Although she admitted having had “problems with blood” in the past and was referred to a hematologist, she decided not to undergo the diagnostic process. In the physical examination, skin and conjunctiva pallor were observed, as was tachycardia of 110–120 beats/minute. The results of the neurological examination were normal. A blood cell count showed microcytic anemia: red blood cell count (RBC) 4.2 million cells/mcL, hemoglobin 5.9 g/dL, hematocrit 23.6%, mean corpuscular volume 53 μm3, and iron deficiency 3.4 μmol/L. Thyroid function, vitamin B12, and glucose were normal.
The patient was transferred to the internal diseases department, where CD was diagnosed: anti-tissue transglutaminase antibodies were positive (immunoglobulin A =4,04, immunoglobulin G =0,37) and a duodenal biopsy showed increased intraepithelial lymphocytosis, crypt hyperplasia, and villous atrophy (intraepithelial lymphocyte count >40; Marsh 3b). A gluten-free diet and intramuscular iron supplementation were administered, and the patient continued treatment in the psychiatric ward. Magnetic resonance imaging (MRI) of the head showed bilateral, hemispheric white matter, mainly subcortical single uncharacteristic small focus with high signal in T2 and FLAIR sequences without intensification after contrast administration – vascular changes against atherosclerosis, coagulation disorders, or inflammation of blood are possible reasons for this. In addition, symmetric, supratentorial cortical atrophy was seen (Figure 1).
Figure 1 Brain MRI – a single uncharacteristic small focus in hemispheric white matter.
Sertraline treatment (50 mg/day) was started and blood counts were observed to normalize, as did the mental state and activity of the patient. She began to take care of her appearance and participate in therapeutic activities in hospital. Her interpersonal relationships and functioning also improved.
Two neuropsychological assessments were performed – the first just after CD diagnosis and second after 3 months, with the patient in a stable mental state and without anemia. The following tests were used: Wechsler Adult Intelligence Scale – revised, Benton Visual Retention Test, Trail Making Test, Clock Drawing Test, d2 Test, The Rey Complex Figure, Ruff Figural Fluency Test, and the Minnesota Multiphasic Personality Inventory. In the first assessment, impairment of perceptual organization was found. The patient’s global level of intellectual functioning was found to be average (IQ =100). Personality disorders with dependent and avoidant features were described. In the second examination, significant improvements in cognitive functioning (attention and psychomotor speed) were observed. Depressive and anxiety symptoms were persistent but not severe enough to meet the diagnostic criteria for depressive or anxiety disorders. Finally, organic personality disorder was diagnosed.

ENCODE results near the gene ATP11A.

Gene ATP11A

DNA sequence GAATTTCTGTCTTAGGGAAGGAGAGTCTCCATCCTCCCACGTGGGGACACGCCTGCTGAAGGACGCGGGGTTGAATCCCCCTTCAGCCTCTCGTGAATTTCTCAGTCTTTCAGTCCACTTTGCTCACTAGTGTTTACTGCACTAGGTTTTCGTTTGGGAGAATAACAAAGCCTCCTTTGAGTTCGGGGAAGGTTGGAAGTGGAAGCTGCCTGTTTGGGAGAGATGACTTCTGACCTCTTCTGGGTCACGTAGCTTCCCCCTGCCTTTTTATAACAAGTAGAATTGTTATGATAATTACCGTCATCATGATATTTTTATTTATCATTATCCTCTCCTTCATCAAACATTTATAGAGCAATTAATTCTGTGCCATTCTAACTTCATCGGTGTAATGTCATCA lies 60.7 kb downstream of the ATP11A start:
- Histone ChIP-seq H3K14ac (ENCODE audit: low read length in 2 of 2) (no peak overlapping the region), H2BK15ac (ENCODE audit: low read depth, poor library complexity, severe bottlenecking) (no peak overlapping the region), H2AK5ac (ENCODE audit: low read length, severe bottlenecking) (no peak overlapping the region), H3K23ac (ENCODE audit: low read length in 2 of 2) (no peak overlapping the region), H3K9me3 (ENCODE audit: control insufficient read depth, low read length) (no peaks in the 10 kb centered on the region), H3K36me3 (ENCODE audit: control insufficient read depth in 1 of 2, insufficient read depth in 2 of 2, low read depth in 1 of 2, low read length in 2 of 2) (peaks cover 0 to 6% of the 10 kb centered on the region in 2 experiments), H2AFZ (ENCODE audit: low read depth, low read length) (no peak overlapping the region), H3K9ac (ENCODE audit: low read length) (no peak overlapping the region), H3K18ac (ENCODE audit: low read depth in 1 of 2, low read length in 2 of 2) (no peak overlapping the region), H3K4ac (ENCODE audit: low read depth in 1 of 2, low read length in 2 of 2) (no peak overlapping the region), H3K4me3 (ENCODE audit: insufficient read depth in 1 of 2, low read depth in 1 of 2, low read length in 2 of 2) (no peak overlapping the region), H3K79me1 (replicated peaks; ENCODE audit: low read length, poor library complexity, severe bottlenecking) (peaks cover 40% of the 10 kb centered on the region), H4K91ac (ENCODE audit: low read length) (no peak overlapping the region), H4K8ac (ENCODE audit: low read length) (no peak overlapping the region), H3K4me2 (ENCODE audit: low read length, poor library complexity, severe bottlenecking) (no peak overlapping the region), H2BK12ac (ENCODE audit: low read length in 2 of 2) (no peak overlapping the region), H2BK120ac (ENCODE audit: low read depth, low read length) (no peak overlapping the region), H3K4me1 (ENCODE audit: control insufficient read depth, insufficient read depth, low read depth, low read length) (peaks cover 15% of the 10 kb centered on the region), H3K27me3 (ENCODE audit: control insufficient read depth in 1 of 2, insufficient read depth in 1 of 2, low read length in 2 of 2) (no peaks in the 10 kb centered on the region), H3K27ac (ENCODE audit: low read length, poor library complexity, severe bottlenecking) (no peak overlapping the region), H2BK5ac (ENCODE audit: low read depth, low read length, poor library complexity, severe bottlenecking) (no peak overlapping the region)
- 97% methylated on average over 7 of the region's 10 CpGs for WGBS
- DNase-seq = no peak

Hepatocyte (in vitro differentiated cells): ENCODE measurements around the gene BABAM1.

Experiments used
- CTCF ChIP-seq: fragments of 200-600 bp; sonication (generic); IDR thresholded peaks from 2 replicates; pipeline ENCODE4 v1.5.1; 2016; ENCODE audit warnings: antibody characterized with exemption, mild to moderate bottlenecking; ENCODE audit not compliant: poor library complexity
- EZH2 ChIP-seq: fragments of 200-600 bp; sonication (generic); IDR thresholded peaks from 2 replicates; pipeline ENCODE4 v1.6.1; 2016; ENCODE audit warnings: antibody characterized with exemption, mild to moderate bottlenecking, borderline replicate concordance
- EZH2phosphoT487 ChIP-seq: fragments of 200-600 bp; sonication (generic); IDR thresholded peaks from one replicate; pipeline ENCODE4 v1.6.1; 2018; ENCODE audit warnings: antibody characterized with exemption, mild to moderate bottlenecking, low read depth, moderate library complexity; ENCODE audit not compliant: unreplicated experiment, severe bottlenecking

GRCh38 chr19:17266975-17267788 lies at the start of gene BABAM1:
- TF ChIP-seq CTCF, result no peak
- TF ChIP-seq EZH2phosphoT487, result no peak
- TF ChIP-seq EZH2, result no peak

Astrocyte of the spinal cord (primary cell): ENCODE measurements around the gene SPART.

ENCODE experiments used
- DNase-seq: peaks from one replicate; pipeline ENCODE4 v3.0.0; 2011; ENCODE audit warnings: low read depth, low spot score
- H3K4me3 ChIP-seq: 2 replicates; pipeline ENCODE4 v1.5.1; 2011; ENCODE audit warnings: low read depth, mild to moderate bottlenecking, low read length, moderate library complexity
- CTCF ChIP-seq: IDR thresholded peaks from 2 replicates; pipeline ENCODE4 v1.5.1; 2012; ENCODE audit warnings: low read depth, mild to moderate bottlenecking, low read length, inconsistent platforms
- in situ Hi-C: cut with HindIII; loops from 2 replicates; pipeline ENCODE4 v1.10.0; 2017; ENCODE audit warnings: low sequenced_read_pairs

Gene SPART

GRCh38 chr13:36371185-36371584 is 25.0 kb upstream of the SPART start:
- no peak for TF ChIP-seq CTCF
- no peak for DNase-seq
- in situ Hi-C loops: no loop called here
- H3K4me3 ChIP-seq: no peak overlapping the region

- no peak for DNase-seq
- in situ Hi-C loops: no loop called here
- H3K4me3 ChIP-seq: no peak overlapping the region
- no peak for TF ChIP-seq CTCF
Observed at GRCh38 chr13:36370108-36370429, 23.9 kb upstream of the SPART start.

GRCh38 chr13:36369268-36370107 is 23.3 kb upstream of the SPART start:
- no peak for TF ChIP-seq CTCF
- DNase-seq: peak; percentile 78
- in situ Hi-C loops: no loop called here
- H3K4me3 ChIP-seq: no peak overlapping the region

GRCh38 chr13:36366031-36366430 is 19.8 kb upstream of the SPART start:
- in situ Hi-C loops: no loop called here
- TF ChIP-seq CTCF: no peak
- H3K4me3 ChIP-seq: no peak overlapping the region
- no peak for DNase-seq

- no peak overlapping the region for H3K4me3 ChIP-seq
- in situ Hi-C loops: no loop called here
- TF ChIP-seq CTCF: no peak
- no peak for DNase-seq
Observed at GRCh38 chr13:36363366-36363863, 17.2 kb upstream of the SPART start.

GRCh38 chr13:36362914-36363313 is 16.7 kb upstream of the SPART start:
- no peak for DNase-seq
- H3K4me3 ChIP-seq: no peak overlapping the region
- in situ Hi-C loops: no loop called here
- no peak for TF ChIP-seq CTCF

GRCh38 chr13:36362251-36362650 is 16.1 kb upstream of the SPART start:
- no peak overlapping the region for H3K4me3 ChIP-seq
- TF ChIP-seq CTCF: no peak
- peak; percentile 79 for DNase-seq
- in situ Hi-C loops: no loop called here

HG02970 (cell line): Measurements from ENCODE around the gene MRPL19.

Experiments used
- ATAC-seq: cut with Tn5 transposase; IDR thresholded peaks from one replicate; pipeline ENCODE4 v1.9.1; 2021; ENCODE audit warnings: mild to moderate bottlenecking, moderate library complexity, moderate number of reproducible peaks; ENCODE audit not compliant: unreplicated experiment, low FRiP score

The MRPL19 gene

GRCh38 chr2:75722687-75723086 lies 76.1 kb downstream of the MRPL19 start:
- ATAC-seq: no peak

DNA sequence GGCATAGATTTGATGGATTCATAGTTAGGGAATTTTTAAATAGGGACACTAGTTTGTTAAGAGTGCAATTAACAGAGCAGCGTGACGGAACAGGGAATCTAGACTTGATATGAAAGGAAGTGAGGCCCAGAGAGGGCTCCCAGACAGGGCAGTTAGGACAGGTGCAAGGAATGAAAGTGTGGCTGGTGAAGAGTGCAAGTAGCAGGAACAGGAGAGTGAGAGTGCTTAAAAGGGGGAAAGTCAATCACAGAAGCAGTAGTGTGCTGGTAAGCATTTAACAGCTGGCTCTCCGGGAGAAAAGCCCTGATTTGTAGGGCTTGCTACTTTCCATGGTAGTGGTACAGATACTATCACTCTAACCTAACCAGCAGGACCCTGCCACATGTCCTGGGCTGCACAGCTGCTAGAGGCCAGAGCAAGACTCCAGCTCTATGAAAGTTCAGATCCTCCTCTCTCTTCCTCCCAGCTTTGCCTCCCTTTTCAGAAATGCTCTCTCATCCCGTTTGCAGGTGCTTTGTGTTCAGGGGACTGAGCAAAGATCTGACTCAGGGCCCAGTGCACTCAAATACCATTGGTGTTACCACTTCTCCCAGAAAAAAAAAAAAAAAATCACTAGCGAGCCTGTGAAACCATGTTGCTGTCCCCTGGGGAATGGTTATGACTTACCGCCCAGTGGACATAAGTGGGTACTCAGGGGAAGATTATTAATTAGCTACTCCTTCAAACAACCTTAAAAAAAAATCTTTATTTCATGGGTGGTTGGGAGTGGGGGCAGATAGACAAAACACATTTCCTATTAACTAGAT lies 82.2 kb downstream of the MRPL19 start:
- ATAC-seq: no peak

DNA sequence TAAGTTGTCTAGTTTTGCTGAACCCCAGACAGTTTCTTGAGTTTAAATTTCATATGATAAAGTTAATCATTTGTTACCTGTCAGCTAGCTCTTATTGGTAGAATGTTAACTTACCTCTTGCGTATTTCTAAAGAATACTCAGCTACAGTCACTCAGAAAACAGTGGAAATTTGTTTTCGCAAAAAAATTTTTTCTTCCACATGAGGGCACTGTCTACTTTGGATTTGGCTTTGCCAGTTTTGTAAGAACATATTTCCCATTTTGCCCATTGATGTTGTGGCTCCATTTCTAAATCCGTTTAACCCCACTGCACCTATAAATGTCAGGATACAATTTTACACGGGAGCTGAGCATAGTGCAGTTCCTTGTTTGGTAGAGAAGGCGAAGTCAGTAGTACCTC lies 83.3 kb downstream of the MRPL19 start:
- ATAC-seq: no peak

Significant improvements were observed in mental state (HDRS-17 =5 points) and RBC count normalization (RBC 4.42 million cells/mcL, hemoglobin 11.9 g/dL, hematocrit 37.6%, mean corpuscular volume 83 μm3). After discharge from the psychiatric ward, she was referred to a rehabilitation center for individuals with psychiatric disorders, where the patient quickly acclimatized, established relationships with other residents, and met a partner. Progressive improvement in everyday functioning was observed, and the patient was discharged home after a few months’ stay. She still lives with her parents but has taken a job as a cleaner. On her own initiative, she has started a training course to get better and more-interesting employment.
The patient had complained of depressive mood, apathy, fatigue, and anxiety before CD diagnosis, and although she did not report any gastrointestinal symptoms, features of untreated anemia had been observed for some time before hospitalization. Anemia may be treated for years with iron supplements without identification of the underlying disease, and it is thought that this condition coexists in about 8% of patients with CD.3